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Given a trial to test a new drug. There are 20 volunteers with some disease. The volunteers are split into two groups (10 volunteers in each) randomly: the treatment group and the control group. Volunteers in the treatment group receive the new drug, volunteers in the control group receive placebo (pills that looks like a drug but do not have active substance). You conclude that new drug is effective if people who take the drug will recover faster (on average) than people in the control group. If your drug is effective, you will invest in its production, otherwise you will look for another drug. Assume that you obtained the following data (disease duration in days)

c​ontrol group treatment group
6 7
7 6
7 6
5 5
7 5
8 6
8 7
7 5
7 5
7 8

Would you invest into production of this drug?

For the above problem formulation, I am using 2 sample unpaired t test with equal variance and the following hypothesis:

$$H_0: \mu_{X} = \mu_{Y}$$ $$H_1: \mu_{X} > \mu_{Y}$$

where the population parameters $\mu_{X}$ and $\mu_{Y}$ representing average recovery duration for control and treatment group. Thus when the significance level is 0.05, the null hypothesis can be rejected in favor of alternate hypothesis after getting the t-statistic and p value according to the test.

Could you please confirm if my approach to the above problem formulation is correct? Also I have taken equal variances as sample sizes are same and are independent and the sample standard deviation is approximately same and the alternative hypothesis as upper one tailed.

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    $\begingroup$ Perhaps the most important aspect of this situation is your consideration of the possibility the treatment will be worse than the control. This will influence your choice of $H_1$ and will affect the decision. A good answer, then, would explain your choices: why these hypotheses and why this particular form of the t test? $\endgroup$
    – whuber
    Jun 5 at 19:24
  • $\begingroup$ @whuber thank you then for the alternate hypothesis, should I consider μX<μY and calculate the t statistic and p value on it? $\endgroup$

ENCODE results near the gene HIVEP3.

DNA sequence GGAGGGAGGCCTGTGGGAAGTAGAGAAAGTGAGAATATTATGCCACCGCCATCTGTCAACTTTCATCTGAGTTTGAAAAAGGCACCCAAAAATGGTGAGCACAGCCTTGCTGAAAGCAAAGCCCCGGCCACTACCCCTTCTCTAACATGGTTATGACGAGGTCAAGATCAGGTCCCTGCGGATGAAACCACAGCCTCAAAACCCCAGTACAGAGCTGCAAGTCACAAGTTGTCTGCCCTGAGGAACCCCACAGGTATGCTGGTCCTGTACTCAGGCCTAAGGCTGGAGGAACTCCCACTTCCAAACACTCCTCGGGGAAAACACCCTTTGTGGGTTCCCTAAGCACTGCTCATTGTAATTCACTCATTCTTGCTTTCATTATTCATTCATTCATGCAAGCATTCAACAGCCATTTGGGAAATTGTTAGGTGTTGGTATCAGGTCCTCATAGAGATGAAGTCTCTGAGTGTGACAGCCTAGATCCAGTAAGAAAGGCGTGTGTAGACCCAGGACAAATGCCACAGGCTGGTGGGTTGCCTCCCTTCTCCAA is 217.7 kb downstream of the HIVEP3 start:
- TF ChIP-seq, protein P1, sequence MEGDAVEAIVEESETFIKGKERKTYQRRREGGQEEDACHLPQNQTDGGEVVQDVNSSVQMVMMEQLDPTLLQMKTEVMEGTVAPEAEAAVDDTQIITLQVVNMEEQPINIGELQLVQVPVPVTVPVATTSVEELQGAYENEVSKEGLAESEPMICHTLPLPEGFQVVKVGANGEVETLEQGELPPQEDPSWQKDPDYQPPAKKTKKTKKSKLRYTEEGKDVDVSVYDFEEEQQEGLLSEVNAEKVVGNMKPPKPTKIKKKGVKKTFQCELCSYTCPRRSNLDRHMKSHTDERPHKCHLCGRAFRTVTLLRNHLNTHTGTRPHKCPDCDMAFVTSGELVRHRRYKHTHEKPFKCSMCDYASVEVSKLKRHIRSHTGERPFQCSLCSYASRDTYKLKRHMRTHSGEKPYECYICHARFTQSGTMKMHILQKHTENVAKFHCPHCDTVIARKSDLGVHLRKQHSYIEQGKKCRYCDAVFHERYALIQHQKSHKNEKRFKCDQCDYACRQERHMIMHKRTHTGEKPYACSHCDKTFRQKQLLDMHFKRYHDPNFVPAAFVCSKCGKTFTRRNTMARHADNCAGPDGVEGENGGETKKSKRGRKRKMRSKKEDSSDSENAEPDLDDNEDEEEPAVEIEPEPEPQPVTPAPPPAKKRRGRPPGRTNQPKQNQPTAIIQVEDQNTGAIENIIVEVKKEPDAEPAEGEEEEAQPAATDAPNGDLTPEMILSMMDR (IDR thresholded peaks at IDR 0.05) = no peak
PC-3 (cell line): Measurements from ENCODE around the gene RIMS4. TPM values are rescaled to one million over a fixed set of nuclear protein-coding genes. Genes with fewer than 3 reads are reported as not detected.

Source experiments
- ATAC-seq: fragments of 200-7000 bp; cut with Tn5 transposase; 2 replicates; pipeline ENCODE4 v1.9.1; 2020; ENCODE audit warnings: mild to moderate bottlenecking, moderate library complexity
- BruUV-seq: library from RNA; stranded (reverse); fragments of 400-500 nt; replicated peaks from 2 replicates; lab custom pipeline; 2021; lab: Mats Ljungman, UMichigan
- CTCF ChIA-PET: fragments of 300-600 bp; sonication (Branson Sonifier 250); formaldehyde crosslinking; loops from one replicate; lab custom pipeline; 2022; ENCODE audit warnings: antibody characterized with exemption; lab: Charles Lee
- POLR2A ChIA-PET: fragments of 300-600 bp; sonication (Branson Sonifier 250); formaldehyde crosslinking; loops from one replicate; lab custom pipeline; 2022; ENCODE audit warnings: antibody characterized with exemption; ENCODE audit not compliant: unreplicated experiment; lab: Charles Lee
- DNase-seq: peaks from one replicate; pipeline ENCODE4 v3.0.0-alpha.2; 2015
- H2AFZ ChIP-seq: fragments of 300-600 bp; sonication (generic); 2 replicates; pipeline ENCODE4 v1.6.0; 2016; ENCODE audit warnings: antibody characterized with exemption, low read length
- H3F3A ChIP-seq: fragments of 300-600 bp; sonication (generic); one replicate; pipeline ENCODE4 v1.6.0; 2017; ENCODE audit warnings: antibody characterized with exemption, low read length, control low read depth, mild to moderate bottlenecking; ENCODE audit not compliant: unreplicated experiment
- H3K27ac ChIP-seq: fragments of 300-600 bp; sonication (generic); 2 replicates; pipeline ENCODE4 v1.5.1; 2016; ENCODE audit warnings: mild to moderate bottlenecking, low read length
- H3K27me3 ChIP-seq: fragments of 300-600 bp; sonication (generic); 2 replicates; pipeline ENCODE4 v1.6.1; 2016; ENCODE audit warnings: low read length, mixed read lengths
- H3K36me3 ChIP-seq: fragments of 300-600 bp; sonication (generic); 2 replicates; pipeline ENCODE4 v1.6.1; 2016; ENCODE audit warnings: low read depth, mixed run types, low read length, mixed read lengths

– ten do
    Jun 5 at 20:39
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I have put your data into R and looked at numerical and graphical summaries.

ctrl = c(6,7,7, 5,7,8,8, 7,7,7)
trtm = c(7,6,6, 5,5,6,7, 5,5,8)

summary(ctrl); sd(ctrl)
   Min. 1st Qu.  Median    Mean 3rd Qu.    Max. 
    5.0     7.0     7.0     6.9     7.0     8.0 
[1] 0.875595  # sample SD
summary(trtm); sd(trtm)
   Min. 1st Qu.  Median    Mean 3rd Qu.    Max. 
   5.00    5.00    6.00    6.00    6.75    8.00 
[1] 1.054093

stripchart(list(ctrl,trtm), meth="stack", ylim=c(.5,2.7), pch=20)

enter image description here

First impressions are the Treatment counts may tend to be smaller than Control counts. However, the average improvement is a bit less than one day for a malady that seems to last about a week without treatment. So, at the levels of drug administered in this small study the effect is not huge even if it is real.

Also, I am always skeptical when equal variances are assumed without a good prior rationale. Unless, you are somehow sure ahead of time that the treatment can do no harm, I would do a two-sided test.

A two sided Welch two-sample t test is significant at the 10% level, but not at the 5% level. So I would say the data suggest the Treatment may be effective. These are very small groups for a clinical trial, so I am not surprised that there is only weak evidence.

t.test(ctrl, trtm)

        Welch Two Sample t-test

data:  ctrl and trtm
t = 2.0769, df = 17.414, p-value = 0.05291
alternative hypothesis: 
 true difference in means is not equal to 0
95 percent confidence interval:
 -0.01260024  1.81260024
sample estimates:
mean of x mean of y 
      6.9       6.0 

Your background information says, "If your drug is effective, you will invest in its production, otherwise you will look for another drug. Assume that you obtained the following data (disease duration in days)." So it seems this is a preliminary feasibility study to see if the drug may have promise.